FIGURE 2-4 Trends in nominal and real SNAP expenditures, 1969-2011.
SOURCES: FNS, 2012a; GPO, 2012.
nominal growth.35 In the last decade, nominal spending (fixed value or price) rose 342 percent, while real spending (change in value or price over time) increased almost 250 percent, such that by FY 2011, program costs were in excess of $75 billion, making SNAP one of the largest programs in the social safety net. Although total costs have grown rapidly, inflation-adjusted per-recipient benefits changed little over the past three decades until the increases under the ARRA were instituted.36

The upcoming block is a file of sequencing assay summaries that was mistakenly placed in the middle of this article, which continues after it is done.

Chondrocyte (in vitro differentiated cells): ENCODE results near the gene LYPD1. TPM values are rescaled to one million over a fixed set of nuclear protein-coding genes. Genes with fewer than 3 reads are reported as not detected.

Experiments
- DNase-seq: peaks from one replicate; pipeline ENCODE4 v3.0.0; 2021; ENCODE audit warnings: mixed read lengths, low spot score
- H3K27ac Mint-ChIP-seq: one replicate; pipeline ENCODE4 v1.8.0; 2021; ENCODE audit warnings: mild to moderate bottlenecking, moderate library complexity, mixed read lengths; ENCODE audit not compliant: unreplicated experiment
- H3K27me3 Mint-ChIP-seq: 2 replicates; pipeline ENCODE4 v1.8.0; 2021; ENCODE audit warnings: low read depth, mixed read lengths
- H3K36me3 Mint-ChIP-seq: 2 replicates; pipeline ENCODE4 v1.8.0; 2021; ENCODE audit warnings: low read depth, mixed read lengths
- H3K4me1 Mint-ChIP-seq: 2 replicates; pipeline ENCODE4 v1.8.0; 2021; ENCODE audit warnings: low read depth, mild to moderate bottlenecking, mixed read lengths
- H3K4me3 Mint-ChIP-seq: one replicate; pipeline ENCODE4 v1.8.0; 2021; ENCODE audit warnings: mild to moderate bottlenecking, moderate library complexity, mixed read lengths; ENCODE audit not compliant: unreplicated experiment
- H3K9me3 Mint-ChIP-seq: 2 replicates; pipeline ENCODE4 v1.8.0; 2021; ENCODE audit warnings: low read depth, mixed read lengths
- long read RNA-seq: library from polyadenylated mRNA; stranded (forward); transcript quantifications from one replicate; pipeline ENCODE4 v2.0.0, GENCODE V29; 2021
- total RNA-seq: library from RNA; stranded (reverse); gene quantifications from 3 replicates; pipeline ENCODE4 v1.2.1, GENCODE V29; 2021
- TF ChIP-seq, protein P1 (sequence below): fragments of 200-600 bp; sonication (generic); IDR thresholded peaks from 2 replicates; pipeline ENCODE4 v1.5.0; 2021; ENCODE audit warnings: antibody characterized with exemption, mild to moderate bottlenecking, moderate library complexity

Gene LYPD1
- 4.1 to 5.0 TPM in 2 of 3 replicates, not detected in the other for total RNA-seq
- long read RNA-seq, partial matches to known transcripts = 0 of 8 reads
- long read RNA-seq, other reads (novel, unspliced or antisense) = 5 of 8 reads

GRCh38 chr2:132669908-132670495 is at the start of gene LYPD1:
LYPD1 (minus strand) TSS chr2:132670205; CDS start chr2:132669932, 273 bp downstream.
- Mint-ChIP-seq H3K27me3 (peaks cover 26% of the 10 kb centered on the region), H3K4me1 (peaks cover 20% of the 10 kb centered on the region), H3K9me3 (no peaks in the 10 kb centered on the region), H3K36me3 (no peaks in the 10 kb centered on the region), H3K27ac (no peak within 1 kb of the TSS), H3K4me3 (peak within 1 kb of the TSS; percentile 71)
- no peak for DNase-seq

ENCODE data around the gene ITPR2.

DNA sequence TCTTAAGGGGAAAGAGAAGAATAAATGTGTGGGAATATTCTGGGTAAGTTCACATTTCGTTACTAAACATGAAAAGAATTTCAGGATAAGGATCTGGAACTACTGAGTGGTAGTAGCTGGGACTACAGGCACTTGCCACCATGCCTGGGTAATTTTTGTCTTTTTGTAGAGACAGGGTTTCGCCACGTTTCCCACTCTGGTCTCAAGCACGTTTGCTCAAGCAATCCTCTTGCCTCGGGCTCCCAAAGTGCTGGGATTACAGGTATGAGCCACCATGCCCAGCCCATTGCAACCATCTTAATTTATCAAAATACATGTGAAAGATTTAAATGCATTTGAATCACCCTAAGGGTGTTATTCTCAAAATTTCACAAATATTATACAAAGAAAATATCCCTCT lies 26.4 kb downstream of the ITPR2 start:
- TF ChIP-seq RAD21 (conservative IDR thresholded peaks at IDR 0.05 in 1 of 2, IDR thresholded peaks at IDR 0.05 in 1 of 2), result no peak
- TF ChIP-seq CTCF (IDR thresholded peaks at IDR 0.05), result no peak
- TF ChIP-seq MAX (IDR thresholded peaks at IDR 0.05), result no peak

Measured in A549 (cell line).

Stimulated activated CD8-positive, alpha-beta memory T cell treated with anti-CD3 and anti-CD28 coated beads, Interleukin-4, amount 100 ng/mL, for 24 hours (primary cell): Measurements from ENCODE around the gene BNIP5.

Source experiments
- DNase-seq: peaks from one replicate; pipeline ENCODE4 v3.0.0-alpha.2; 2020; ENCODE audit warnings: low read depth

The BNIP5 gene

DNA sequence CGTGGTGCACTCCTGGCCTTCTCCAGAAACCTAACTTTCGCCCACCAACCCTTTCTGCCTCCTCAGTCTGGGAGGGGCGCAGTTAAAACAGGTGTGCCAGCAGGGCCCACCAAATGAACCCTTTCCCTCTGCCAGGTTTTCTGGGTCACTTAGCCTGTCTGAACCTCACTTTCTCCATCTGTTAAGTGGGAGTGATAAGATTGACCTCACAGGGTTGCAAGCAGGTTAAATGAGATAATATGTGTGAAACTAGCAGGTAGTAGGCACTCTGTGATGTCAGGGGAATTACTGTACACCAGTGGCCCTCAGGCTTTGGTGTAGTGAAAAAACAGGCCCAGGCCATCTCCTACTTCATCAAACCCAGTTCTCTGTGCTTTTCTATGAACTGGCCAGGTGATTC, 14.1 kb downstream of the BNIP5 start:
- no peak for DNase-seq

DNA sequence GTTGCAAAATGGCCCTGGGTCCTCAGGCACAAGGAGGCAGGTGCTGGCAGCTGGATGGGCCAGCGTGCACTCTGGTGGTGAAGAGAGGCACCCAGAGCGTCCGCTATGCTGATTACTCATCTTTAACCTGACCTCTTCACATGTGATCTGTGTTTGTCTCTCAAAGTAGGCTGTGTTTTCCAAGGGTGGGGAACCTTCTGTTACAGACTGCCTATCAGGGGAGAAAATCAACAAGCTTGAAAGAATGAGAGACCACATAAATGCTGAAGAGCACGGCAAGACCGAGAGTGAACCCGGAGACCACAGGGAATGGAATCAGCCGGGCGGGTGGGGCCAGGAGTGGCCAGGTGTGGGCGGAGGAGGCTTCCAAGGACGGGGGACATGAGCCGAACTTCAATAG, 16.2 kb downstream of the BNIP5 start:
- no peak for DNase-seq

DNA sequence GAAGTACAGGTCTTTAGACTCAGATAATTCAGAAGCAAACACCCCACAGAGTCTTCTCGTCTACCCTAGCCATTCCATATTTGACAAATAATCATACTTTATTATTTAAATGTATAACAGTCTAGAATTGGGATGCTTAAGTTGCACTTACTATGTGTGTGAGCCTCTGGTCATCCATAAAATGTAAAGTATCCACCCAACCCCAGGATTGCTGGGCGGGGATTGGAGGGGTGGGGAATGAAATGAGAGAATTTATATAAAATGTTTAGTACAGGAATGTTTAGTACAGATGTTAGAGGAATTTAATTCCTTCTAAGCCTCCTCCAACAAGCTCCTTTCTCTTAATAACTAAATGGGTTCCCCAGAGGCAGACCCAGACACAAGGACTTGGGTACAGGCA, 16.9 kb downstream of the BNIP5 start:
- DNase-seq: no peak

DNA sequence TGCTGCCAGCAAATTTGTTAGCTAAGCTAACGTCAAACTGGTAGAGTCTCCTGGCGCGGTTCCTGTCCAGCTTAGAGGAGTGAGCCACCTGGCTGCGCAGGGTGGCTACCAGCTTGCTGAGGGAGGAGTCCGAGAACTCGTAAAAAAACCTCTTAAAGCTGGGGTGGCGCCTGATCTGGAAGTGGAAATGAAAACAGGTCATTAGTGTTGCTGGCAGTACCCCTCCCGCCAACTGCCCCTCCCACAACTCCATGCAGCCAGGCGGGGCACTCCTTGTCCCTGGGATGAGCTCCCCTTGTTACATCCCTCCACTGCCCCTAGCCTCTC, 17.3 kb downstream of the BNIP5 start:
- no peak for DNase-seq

A central goal of SNAP is to alleviate hunger and malnutrition by increasing resources for the purchase of food for a nutritious diet. In 1995, USDA began monitoring food security (see Box 2-3) by means of the annual Food Security Supplement to the monthly Current Population Survey (CPS),
35Inflation is measured using the chain-weighted personal consumption expenditure deflator with 2011 base year.
36Public Law 111-5.